Monday, April 21, 2008
Don't Mention It. posted by Richard SeymourThis is the Basil Fawlty election. Among the many things missing from most of the campaigning for local councils, and for the London mayor and assembly in particular, is the war. It is not on Ken Livingstone's agenda. Boris Johnson would like to make something of it, despite being pro-war, but is wholly subjoined to the neoconservative wing of the Tory party. The war is not in the Liberal Democrat manifesto at all, despite the fact that the Lib Dems have benefited from the antiwar vote in the past. It is not mentioned anywhere in the Green Party manifesto. Neither is Islamophobia, for that matter, which is a curious ommission. And Sian Berry has recently criticised her party over the Israel boycott, vowing to oppose it. All of this is presumably part and parcel of the deal between New Labour and the Greens at the London level, and it is hardly a surprise. Wherever the Greens have had success in Europe, they have often ended up in coalition with neoliberal, privatizing, warmongering parties of the centre-left. (Perhaps more curious is the weakness on public transport. The Left List manifesto promises quite specific tube fare reductions: a quid per ticket, free travel for students and the elderly, instant reduction of paper ticket fares on overground services to match. There's nothing comparable in the Green manifesto, and nor is there any mention of privatization of the East London line. A strange weakness for an environmental campaigner). This is the city that saw 2 million demonstrators protest against the war before it even started; that experienced 7/7; that has had two police shootings, one fatal, in connection with the so-called 'war on terror'; that has seen protesters nicked under 'war on terror' legislation; and which has experienced a dangerous rise in Islamophobia under the rubric of, well, the 'war on terror'. And no one wants to talk about it, bar the Left List candidate. This is one of the reasons why Lindsey German can boast the support of several key figures in the antiwar movement, including two from different frontlines of the 'war on terror'.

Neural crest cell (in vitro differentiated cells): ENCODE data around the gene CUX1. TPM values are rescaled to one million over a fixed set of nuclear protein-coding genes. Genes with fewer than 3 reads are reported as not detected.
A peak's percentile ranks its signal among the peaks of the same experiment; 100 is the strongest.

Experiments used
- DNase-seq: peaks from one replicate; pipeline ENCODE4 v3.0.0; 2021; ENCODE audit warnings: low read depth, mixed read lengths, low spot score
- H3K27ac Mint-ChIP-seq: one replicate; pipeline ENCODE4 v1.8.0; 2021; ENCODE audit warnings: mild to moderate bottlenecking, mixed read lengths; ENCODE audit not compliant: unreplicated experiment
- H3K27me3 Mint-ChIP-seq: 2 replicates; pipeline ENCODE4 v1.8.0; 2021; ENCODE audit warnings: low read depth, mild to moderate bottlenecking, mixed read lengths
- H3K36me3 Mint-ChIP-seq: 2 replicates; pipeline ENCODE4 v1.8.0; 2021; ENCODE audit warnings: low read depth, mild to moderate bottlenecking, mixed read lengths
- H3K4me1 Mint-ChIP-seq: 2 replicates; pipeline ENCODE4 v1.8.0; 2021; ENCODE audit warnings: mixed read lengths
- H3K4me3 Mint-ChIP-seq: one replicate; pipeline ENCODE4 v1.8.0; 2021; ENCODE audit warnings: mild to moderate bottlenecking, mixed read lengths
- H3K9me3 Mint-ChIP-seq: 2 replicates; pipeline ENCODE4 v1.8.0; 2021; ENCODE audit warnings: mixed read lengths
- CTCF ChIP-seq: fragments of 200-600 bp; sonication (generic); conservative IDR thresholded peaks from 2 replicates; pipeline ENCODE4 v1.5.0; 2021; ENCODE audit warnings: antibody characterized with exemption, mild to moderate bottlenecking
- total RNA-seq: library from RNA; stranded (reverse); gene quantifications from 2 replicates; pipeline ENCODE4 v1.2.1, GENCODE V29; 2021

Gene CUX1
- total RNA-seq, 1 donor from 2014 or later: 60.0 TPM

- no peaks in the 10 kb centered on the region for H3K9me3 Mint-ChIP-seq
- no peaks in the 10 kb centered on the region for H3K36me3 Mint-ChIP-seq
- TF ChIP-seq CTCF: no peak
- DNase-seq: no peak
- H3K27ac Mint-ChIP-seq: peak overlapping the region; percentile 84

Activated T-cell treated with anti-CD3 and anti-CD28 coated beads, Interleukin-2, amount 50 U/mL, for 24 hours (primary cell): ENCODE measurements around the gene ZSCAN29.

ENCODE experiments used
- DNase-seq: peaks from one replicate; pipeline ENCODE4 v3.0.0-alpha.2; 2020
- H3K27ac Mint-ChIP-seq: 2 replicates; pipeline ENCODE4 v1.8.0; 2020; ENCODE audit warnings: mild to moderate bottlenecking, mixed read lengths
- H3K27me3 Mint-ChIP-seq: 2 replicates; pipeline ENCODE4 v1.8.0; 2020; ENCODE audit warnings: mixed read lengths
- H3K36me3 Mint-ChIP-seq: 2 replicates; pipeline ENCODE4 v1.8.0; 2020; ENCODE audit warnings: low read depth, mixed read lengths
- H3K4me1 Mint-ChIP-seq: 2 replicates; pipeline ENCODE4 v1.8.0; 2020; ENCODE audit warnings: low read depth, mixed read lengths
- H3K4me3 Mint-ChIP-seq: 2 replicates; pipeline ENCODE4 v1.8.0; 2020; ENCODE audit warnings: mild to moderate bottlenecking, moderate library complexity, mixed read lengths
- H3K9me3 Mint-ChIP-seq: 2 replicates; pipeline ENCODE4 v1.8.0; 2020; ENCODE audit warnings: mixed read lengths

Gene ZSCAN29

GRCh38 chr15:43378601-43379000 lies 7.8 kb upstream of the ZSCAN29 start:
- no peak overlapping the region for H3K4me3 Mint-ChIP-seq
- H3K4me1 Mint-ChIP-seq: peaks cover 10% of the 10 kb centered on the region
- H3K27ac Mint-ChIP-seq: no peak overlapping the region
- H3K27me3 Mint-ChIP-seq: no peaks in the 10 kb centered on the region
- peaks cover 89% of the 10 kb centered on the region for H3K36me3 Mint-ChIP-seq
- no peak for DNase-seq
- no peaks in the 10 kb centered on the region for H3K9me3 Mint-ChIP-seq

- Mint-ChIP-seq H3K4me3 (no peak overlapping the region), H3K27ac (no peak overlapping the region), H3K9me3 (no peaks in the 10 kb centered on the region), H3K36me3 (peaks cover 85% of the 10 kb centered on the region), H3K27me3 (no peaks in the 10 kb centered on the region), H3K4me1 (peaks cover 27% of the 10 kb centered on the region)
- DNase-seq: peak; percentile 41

Aside from not mentioning the imperialist war, no one wants to talk about the class war. This Thursday, just one week before the elections, the teachers are having their first national strike for over twenty years. A quarter of a million NUT members will be on strike. Joining them will be 100,000 PCS workers, 30,000 UCU members, and 20,000 Birmingham council workers. On the day of the strike, the Left List will be holding a rally, with Mark Serwotka of the PCS and Jane Loftus of the CWU in attendance. The reason why this issue is important, in case it needs spelling out, is that at a time when food prices are soaring and credit availability is collapsing, the government is attempting to restrict consumption through its incomes policy. That is bad news for all of us, and to it one can add the effect of recent changes in taxation with Gordon Brown hitting the poorest by abolishing the ten pence tax rate. We're facing a recession, with hard times for millions of people, and we have a government that seems fit for any contortion in order to serve the interests of millionaires. Is any other candidate even interested? I don't see it. Ken is more likely to call for people to cross the picket lines than actually join them these days, and may be tempted to do so again as tube workers strike for forty-eight hours before the elections. The Greens are too busy going for the business vote. If there's any curiosity over the position of sad sack Lib Dems, they hate strikes and are cautiously supportive of the government's pay restraints.